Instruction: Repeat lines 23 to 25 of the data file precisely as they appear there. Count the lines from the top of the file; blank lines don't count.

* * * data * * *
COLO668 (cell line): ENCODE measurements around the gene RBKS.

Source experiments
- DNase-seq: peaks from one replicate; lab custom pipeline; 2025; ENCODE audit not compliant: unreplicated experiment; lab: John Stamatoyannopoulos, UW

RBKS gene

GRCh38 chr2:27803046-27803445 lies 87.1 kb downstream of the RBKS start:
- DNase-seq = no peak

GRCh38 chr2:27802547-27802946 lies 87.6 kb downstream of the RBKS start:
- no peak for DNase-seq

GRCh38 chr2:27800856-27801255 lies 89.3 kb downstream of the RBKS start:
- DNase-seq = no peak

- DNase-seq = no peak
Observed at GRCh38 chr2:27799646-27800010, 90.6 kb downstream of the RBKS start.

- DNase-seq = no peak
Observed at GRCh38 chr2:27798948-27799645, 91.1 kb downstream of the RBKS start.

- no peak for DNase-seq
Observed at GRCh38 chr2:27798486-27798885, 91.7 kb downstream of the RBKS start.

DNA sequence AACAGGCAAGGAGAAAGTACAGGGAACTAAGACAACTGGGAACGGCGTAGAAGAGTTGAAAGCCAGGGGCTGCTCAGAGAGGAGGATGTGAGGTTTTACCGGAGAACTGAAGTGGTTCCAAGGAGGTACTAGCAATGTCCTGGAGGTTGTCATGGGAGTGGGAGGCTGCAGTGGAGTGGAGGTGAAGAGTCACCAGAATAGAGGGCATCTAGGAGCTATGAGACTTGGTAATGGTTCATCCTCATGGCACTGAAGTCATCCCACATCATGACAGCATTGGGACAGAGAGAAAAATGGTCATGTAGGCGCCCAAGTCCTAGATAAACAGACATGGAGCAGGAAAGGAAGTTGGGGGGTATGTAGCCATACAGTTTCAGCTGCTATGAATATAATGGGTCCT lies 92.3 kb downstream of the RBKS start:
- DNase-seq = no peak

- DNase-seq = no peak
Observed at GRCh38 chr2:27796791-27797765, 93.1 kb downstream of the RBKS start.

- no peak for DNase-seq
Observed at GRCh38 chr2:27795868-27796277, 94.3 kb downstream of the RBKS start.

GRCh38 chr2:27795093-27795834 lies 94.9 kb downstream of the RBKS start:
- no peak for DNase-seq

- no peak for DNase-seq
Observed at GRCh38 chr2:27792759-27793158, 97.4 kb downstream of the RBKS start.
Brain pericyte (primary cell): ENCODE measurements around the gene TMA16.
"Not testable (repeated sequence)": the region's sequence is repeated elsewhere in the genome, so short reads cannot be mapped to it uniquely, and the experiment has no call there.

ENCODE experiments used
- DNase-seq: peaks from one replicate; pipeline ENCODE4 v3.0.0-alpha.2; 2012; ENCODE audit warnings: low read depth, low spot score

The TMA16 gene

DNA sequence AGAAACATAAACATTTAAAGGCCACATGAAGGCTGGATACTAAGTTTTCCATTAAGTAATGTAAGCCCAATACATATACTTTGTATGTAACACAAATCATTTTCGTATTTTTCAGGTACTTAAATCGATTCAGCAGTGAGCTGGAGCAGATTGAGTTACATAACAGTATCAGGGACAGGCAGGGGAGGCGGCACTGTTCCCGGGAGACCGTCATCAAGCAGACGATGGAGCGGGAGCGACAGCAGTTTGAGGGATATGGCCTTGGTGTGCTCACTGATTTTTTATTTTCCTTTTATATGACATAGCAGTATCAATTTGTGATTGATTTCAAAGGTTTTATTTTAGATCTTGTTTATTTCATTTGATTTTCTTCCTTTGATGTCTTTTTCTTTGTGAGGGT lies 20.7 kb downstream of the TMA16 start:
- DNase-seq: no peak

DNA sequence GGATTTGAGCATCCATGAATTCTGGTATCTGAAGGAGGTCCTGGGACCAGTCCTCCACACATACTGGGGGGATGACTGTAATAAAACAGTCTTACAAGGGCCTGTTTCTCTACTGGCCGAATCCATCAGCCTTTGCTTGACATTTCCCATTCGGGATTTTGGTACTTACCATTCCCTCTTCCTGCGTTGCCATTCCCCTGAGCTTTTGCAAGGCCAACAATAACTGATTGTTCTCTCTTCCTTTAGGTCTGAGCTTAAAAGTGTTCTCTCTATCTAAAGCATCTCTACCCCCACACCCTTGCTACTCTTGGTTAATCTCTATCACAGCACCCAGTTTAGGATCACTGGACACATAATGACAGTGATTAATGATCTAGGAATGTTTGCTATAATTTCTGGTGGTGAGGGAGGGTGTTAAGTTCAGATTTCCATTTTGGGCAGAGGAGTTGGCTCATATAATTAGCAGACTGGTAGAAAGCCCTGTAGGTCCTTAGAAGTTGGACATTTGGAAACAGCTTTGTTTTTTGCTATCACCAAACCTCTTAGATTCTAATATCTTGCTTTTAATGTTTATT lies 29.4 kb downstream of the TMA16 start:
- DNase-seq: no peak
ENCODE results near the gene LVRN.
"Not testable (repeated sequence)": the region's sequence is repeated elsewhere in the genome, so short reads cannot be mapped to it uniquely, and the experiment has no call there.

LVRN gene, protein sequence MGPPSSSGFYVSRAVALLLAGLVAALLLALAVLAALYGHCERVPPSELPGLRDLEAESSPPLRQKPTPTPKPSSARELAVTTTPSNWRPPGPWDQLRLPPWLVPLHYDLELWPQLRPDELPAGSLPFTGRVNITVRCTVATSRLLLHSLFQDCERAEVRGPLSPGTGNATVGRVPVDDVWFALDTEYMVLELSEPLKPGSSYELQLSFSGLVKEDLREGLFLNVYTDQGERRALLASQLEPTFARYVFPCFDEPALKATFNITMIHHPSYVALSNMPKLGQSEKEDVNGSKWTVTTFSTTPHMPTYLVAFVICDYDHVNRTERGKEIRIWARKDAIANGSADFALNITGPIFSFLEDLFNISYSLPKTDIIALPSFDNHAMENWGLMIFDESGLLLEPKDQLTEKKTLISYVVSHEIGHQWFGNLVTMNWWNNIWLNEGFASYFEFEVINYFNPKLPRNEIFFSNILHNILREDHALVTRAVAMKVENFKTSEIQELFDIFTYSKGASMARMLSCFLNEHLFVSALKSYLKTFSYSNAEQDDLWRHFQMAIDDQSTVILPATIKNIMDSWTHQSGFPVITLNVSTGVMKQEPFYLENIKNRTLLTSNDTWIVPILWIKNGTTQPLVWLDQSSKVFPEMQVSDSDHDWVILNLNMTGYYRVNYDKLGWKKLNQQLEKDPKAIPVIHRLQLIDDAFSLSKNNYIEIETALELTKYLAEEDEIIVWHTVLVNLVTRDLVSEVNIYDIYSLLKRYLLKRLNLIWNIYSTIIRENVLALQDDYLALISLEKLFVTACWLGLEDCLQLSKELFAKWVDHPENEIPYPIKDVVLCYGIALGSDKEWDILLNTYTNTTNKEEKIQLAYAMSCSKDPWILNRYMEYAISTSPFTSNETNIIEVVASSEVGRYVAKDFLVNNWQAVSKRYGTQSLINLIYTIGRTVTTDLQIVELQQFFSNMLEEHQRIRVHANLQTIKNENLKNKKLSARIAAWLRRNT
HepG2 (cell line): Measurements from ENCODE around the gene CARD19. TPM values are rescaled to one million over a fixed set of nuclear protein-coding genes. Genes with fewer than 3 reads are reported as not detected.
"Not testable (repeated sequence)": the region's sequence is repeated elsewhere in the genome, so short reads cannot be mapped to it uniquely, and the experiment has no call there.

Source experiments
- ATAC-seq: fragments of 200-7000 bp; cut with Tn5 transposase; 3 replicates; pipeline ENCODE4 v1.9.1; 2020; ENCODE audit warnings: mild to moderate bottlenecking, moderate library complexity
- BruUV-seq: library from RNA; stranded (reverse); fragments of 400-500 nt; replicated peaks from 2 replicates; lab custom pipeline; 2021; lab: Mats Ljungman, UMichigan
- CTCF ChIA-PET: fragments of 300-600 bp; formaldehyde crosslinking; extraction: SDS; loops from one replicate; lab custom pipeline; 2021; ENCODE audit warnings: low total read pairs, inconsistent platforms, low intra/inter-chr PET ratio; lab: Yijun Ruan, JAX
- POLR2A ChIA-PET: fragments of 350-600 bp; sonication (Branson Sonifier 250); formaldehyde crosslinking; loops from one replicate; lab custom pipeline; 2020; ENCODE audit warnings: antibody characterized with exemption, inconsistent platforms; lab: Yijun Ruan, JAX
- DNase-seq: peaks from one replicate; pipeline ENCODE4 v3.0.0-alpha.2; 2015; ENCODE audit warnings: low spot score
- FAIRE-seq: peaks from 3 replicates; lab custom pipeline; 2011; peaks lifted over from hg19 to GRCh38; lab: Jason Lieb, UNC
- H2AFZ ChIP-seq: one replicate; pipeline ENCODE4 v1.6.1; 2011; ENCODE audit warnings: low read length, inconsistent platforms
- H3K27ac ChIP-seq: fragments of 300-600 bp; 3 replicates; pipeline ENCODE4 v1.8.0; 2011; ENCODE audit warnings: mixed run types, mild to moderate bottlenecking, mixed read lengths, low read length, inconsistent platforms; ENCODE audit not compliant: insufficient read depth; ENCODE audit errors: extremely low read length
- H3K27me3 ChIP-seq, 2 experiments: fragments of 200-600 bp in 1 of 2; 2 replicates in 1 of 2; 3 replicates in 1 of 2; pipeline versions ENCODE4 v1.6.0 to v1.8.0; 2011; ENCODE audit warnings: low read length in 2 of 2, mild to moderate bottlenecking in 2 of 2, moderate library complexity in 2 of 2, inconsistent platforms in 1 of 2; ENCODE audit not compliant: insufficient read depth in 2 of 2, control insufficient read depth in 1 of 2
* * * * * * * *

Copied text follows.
GRCh38 chr2:27795093-27795834 lies 94.9 kb downstream of the RBKS start:
- no peak for DNase-seq

- no peak for DNase-seq